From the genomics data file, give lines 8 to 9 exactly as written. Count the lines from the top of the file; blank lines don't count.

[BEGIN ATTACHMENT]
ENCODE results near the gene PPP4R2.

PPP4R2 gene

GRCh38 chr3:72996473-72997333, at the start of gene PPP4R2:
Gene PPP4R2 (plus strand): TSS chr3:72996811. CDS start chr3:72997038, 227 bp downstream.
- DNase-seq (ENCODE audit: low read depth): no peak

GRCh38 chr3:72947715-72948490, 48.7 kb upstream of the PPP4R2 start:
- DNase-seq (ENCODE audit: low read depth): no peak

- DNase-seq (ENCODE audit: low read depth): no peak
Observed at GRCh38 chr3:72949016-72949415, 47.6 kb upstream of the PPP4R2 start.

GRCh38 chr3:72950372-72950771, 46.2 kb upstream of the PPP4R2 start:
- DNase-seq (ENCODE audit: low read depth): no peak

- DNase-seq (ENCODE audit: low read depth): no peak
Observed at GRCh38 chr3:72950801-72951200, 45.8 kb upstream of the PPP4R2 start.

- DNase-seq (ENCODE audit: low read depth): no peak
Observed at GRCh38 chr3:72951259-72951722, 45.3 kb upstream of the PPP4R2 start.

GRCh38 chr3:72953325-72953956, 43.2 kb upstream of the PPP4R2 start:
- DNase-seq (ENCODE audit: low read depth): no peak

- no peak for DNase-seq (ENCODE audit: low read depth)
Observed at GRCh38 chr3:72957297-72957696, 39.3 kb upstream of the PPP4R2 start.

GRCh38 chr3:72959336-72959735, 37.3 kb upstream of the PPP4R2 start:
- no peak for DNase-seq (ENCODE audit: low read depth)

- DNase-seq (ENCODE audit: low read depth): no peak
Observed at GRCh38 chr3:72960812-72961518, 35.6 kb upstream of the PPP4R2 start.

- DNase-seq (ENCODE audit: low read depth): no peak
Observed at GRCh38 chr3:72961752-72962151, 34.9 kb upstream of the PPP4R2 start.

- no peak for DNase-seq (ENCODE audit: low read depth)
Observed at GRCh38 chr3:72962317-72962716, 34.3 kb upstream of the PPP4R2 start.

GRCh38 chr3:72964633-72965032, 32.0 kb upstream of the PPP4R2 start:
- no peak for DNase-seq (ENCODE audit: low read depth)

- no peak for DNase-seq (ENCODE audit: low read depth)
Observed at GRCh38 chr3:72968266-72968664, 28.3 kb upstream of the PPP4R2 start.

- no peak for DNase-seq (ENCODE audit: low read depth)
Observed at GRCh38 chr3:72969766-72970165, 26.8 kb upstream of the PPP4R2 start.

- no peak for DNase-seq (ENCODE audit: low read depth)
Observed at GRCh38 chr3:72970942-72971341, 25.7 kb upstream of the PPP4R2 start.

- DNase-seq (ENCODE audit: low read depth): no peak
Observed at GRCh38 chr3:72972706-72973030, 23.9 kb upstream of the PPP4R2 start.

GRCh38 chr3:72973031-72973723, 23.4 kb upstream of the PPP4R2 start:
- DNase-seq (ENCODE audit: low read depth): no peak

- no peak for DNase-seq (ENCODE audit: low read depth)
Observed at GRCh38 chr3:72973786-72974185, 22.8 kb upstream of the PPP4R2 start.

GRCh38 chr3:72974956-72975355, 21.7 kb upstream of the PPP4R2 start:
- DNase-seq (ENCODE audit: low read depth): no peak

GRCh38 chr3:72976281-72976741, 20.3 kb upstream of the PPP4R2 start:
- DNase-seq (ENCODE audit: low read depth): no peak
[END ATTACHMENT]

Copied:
- DNase-seq (ENCODE audit: low read depth): no peak
Observed at GRCh38 chr3:72949016-72949415, 47.6 kb upstream of the PPP4R2 start.